Assessment and Evaluation of Friction Welds
How can you join complex components together?
20 October 2020
Friction welding is a popular solid-state joining technique used in industries which require joining similar and dissimilar materials. The most common processes are:
- Inertia friction welding (IFW)
- Linear friction welding (LFW)
- Rotary friction welding (RFW)
- Friction stir welding (FSW)
- Friction stir spot welding (FSSW)
The successful commercialisation of friction welding and its significance in welding are due to the following benefits:
- No consumables are involved
- Materials remain in the solid-state
- Less distortion
- Automated process
- Easy to join up complex parts
- Joining of dissimilar materials that have been previously un-weldable
Typically, the workpieces are joined by friction motion which generates heat and mixing. For processes such as RFW, IFW and LFW, "flash" is extruded as a result of the rubbing motion from two workpieces. There is a need for standardising the friction welding processes, especially for safety critical products and quality improvements.
Figure 1: Macro image of an inertia friction welded section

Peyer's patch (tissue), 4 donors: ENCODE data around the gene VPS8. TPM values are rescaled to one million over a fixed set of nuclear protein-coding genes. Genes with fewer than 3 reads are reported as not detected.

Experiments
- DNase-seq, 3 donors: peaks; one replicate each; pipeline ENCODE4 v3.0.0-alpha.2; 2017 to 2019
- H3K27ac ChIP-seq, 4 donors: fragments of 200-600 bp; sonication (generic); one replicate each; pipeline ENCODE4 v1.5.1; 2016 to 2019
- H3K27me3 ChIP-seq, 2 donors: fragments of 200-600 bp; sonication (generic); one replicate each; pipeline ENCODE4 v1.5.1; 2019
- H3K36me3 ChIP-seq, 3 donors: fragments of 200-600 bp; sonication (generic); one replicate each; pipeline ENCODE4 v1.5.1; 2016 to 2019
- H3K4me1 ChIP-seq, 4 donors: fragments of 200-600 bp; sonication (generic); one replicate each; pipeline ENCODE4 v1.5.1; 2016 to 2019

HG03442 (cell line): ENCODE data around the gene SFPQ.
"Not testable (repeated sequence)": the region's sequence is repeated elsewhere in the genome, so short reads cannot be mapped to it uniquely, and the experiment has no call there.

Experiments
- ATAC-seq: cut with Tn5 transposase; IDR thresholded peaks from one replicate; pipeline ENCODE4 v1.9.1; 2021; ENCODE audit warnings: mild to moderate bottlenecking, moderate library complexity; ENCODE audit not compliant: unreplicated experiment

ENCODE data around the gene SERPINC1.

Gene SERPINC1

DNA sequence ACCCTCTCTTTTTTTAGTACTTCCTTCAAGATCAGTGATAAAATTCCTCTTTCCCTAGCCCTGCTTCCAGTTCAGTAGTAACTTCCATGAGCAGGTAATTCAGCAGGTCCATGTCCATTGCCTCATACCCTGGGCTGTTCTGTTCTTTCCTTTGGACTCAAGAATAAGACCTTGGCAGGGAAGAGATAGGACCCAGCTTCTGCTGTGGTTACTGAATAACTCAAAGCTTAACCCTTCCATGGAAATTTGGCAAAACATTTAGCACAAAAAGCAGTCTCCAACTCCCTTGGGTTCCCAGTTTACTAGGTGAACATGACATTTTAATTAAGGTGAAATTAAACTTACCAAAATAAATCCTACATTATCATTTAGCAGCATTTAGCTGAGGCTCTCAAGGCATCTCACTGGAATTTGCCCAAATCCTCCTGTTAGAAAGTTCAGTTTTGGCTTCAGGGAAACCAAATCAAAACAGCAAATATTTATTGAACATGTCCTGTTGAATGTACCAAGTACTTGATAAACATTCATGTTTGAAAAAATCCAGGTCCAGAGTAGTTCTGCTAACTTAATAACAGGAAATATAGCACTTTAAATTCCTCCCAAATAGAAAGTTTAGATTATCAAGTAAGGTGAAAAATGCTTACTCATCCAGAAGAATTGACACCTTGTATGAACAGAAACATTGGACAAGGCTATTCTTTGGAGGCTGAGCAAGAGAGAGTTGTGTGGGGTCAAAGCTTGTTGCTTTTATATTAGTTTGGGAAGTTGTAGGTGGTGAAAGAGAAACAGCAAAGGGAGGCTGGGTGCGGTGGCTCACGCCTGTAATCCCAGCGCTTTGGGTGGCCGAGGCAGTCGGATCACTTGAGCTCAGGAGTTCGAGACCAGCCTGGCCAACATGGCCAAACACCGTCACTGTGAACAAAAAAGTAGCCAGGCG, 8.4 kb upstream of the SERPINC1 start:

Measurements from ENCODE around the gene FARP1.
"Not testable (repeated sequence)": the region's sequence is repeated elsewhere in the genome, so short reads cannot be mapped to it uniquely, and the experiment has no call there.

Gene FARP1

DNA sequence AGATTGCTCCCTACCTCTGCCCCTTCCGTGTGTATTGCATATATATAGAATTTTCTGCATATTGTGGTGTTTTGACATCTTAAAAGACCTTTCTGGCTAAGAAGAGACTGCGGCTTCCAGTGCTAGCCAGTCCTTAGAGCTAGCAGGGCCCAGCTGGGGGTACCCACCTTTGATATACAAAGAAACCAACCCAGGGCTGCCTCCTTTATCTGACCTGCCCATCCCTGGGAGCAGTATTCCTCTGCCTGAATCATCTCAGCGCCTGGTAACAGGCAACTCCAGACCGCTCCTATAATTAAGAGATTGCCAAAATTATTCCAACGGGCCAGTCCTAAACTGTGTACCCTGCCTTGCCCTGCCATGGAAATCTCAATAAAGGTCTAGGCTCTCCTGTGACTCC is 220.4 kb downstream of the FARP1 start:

Due to the nature of solid-state joining, defects associated with fusion welding are eliminated. However, other types of anomalies arise within the heat affected zone (HAZ). The "flash" expelled from the friction welding process can reveal essential information about the welding process. Oxides, porosity, foreign particles, cracks can often be found in the flash, which are indicative of the suitability of welding parameters used.
What can Intertek do for you?
As specialists, we can complete assessments of welds and flash. Our services include
- Deconstructing specimens
- Metallurgical preparation of samples
- Assessment for microstructural defects in your weld
We use a range of destructive and non-destructive techniques such as:
- Three-point bend tests
- Visual inspection
- Optical microscopy
- Scanning electron microscopy (SEM)
- Energy-dispersive X-ray spectroscopy (EDS)
- Hardness testing
- Complimentary tests such as tensile and corrosion tests can reveal additional information
Altogether, these tests can help to ensure an integral weld is produced. Further, investing in quality assurance and continuous improvement in manufacturing can help to drive costs down in the long-term.
Combined with information and parameters gathered during friction welding, analysis and results can be built into a database to improve the lifecycle management of your product. Learn more about friction weld analysis and understand more about the range of testing we offer.
Team Leader (Friction Welding)
Helen is a Team Leader in Derby, UK. She joined Intertek in 2013 after leaving Imperial College London and has previously worked for General Electric. She is currently in the Young Members Committee for The Welding Institute and is also a member of Institute of Materials, Minerals and Mining (IOM3).